Anthropologist Patcharin Lapanan writes about how Isaan women who marry foreigners navigate a complex web of culture, love, money, and obligation.
Marrying upwards the social ladder is nothing new in Thai society. Why,then, do rural Isaan women bear the brunt of criticism when they marry foreigners? Anthropologist Sirijit Sunanta analyzes the stigma placed on the mia farang.
A column by a Matichon Weekly columnist last December derided Isaan women who marry Western men as uneducated, materialistic, and good-for-nothing. Pintong Lekan, a women’s right activist who filed a lawsuit for defamation against the author, writes about the lifelong discrimination she has faced as an Isaan woman.
The Thai middle-class often looks down on Isaan women who marry Westerners at the same time they don’t support policies that could benefit the marginalized. But some academics argue that these women are in fact empowered by their marrying a Westerner, providing them with the means to achieve “international” status that in many ways threatens Thai gender and class distinctions. How does status as a mia farang open new opportunities for Isaan women, threaten the status of local men, and help us understand the very notion of love?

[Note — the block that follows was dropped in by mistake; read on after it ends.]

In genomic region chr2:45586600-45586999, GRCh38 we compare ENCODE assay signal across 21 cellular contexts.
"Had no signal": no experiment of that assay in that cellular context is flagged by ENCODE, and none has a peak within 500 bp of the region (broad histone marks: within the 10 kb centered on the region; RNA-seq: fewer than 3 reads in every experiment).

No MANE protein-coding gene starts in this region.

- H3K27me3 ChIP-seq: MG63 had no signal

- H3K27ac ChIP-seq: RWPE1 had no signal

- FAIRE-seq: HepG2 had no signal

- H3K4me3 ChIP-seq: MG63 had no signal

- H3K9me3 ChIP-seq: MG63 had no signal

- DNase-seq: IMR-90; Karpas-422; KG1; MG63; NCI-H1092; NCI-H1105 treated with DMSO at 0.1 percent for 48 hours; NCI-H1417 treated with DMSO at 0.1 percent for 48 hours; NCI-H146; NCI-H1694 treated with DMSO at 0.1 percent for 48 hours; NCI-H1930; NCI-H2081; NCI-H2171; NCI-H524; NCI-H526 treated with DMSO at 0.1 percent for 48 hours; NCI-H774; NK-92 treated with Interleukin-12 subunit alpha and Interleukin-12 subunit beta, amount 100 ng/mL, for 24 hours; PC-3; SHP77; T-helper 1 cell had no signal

The Isaan Record25/08/2020
The rising number of marriages between Isaan women and Western men has not been lost on the government. Is the concern of the government warranted? Recent research suggests that, far from being victims, these women have shown agency over their own lives and improved the situation of themselves and their families.